OSCE says Turkey referendum fell short of international standards, Erdoğan defiant

The Organization for Security and Co-operation in Europe (OSCE) said on Monday that Turkey’s referendum on Sunday lacked equal opportunities, media coverage for the contesting sides and international standards for a fair election. However, Turkey’s autocratic President Recep Tayyip Erdoğan has slammed OSCE and said Turkey won’t recognize its report on the referendum.

In a statement on Monday, the joint mission of the OSCE’s Office for Democratic Institutions and Human Rights (ODIHR) and the Parliamentary Assembly of the Council of Europe (PACE) said the April 16 constitutional referendum in Turkey was contested on an unlevel playing field and that the two sides in the campaign did not have equal opportunities.

“In general, the referendum did not live up to Council of Europe standards. The legal framework was inadequate for the holding of a genuinely democratic process. On referendum day there were no major problems, except in some regions, however we can only regret the absence of civil society observers in polling stations,” Cezar Florin Preda, head of the delegation from PACE, said.

“A state of emergency should never be used to undermine the rule of law,” Preda added.

The OSCE said, in some cases, access for ODIHR observers during the opening and voting in polling stations was either denied or limited.

Turkey’s Supreme Election Board (YSK) issued instructions late in the day that significantly changed the ballot validity criteria, undermining an important safeguard and contradicting the law, said the statement.

According to Tana de Zulueta, head of the ODIHR, the referendum took place in a political environment in which fundamental freedoms essential to a genuinely democratic process were curtailed under the state of emergency, and the two sides did not have equal opportunities to make their case to the voters.

“Our monitoring showed the ‘Yes’ campaign dominated the media coverage and this, along with restrictions on the media, the arrests of journalists and the closure of media outlets, reduced voters’ access to a plurality of views,” Zulueta said.

According to the OSCE statement, the legal framework for the referendum in Turkey neither sufficiently provides for impartial coverage nor guarantees eligible political parties equal access to public media, and gives preference to the ruling party and the president in the allocation of free airtime.

“We observed the misuse of state resources, as well as the obstruction of ‘No’ campaign events. The campaign rhetoric was tarnished by some senior officials equating ‘No’ supporters with terrorist sympathizers, and in numerous cases ‘No’ supporters faced police interventions and violent scuffles at their events,” Zulueta said.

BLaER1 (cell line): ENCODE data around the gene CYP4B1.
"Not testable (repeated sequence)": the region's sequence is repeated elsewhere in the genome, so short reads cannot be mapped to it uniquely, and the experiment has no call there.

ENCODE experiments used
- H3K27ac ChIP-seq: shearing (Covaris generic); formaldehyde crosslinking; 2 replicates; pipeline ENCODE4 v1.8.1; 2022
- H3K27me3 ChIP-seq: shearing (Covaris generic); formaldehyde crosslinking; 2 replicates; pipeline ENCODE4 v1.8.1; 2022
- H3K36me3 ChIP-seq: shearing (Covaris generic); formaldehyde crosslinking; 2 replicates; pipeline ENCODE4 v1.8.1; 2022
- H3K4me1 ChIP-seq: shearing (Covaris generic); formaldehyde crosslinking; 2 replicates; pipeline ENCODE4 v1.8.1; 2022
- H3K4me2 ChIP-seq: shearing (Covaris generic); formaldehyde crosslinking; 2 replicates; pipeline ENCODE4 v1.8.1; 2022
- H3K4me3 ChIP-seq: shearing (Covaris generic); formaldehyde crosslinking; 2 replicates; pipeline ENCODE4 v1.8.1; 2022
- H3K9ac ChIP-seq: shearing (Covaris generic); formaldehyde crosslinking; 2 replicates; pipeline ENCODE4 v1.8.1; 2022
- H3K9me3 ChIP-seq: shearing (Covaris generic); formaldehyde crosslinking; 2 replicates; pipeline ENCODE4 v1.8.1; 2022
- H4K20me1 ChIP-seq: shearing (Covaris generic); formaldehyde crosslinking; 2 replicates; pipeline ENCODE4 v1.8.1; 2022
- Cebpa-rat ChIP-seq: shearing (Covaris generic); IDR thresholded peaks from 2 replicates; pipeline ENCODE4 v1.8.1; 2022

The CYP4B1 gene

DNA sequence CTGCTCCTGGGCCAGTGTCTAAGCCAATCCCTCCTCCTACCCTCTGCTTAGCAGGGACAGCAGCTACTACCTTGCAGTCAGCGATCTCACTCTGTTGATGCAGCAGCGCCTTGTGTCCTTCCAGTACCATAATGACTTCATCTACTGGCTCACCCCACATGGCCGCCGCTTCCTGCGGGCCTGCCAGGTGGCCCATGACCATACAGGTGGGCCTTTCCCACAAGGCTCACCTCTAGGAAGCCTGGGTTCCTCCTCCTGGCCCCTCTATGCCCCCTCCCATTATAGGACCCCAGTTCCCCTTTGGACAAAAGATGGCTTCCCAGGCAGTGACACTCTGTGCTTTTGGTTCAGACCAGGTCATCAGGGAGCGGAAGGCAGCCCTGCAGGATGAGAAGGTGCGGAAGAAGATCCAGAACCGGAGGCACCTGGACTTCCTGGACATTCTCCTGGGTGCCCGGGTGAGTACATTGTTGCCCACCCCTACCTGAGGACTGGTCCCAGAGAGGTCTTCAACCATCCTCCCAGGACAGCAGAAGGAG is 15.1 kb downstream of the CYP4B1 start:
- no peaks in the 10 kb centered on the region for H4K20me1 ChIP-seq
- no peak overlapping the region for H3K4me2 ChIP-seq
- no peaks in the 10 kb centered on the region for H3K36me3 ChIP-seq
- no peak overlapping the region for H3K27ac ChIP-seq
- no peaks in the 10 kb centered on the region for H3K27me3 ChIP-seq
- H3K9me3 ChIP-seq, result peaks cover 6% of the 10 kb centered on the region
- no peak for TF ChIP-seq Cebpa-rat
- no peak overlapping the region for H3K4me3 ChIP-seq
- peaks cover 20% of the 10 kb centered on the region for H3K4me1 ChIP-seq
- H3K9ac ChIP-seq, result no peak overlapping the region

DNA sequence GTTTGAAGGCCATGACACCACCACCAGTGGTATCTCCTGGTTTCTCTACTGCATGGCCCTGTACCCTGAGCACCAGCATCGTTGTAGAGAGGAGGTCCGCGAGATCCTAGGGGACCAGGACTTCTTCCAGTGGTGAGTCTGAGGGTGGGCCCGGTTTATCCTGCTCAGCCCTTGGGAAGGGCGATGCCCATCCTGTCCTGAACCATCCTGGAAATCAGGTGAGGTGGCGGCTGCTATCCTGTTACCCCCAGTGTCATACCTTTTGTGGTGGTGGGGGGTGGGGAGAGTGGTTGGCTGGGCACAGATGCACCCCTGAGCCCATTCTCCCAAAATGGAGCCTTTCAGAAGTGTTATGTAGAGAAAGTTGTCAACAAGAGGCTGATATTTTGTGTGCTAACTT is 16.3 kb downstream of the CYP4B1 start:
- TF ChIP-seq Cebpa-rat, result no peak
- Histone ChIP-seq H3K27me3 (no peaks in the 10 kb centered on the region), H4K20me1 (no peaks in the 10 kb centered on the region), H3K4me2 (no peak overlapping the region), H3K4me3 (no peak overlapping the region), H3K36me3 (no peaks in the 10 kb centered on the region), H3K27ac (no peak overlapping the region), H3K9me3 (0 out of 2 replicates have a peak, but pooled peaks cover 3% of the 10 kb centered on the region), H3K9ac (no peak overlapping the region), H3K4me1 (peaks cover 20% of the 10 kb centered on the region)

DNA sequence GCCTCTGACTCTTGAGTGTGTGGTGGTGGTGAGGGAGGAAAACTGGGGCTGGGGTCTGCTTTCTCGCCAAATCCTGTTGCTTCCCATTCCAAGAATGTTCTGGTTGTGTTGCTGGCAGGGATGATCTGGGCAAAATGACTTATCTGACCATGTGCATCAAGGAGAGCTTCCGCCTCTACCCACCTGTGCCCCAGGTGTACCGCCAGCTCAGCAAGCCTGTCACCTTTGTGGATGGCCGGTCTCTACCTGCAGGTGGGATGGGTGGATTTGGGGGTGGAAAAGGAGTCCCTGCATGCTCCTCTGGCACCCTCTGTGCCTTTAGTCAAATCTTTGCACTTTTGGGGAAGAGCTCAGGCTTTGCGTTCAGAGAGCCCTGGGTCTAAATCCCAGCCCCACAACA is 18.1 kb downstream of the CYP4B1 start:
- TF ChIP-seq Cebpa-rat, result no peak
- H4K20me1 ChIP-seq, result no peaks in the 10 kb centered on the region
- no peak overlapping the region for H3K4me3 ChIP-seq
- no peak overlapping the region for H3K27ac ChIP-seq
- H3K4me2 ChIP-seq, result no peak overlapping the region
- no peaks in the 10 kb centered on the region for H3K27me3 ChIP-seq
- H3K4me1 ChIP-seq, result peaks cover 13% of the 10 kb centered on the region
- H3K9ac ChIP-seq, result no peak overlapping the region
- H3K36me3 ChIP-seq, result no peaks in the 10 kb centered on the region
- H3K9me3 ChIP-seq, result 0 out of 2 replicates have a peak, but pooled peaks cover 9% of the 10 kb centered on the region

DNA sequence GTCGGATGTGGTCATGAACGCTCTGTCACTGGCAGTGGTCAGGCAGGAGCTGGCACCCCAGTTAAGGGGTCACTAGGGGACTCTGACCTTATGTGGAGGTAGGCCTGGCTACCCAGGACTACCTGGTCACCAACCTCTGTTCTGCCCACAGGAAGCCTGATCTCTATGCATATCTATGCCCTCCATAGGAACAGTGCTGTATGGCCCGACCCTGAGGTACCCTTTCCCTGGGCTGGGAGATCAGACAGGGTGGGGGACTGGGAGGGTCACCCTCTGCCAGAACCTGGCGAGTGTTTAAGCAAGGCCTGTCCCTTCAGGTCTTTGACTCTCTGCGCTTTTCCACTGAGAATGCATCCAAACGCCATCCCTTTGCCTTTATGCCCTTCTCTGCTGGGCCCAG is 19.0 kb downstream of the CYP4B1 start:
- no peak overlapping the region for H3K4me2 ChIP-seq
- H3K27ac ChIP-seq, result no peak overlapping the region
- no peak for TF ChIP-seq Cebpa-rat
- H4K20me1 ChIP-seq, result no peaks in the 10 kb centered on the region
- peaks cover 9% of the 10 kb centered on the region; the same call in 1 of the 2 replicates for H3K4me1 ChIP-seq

However, Turkish President Erdoğan on Monday slammed the statement issued by the OSCE and said Turkey would not recognize the report. Speaking during an address to his supporters at the presidential palace in Ankara on Monday, Erdoğan said: “First of all, know yourself [OSCE]. We will neither accept nor recognize a report by you. We will continue on our own way.”

Turkey’s Foreign Ministry also slammed the OSCE in a statement on Monday, saying the OSCE’s reflections on the referendum results employ a biased and prejudiced approach and are also denunciatory. The foreign ministry said it was “unacceptable” to say that the poll fell short of international standards.

“.., the OSCE statement shows that the delegation came to Turkey with prejudices and it is also far from being impartial and reflects its prejudicial approach,” the foreign ministry said.


Meanwhile, the US State Department said on Monday it had taken note of concerns expressed by the OSCE regarding the referendum in Turkey on Sunday and that looked forward to its final report. Mark Toner, acting State Department spokesperson, said in a statement that it would withhold comment until the completion of a full assessment by the OSCE on the referendum, which the “yes” camp won by persuading only 51.4 percent of voters on a constitutional package that will expand President Erdoğan’s powers and switch Turkey to an executive presidency.

“We look forward to OSCE/ODIHR’s [Office for Democratic Institutions and Human Rights] final report, which we understand will take several weeks,” Toner said in the statement.

Nevertheless, US President Donald Trump has not hesitated to spoke by phone on Monday with Turkish President  Erdoğan and congratulated him on “his victory” in Sunday’s referendum on a constitutional package that will switch the country to an executive presidency and substantially increase the power of the president.

Trump has become the first Western head of state to congratulate Erdoğan as only the leaders of Azerbaijan, Qatar, Guinea, Bahrain, Djibouti and the head of HAMAS called him immediately after the unofficial results were announced Sunday night.

President of the European Commission Jean-Claude Juncker, High Representative for Foreign Affairs and Security Policy/Vice-President of the European Commission Federica Mogherini and Commissioner for European Neighborhood Policy and Enlargement Negotiations Johannes Hahn issued a joint statement on Sunday and stated that “We take note of the reported results of the referendum in Turkey on the amendments to the Constitution, adopted by the Turkish Grand National Assembly on 21 January 2017.  We are awaiting the assessment of the OSCE/ODIHR International Observation Mission, also with regard to alleged irregularities.” (SCF with turkishminute.com) April 18, 2017

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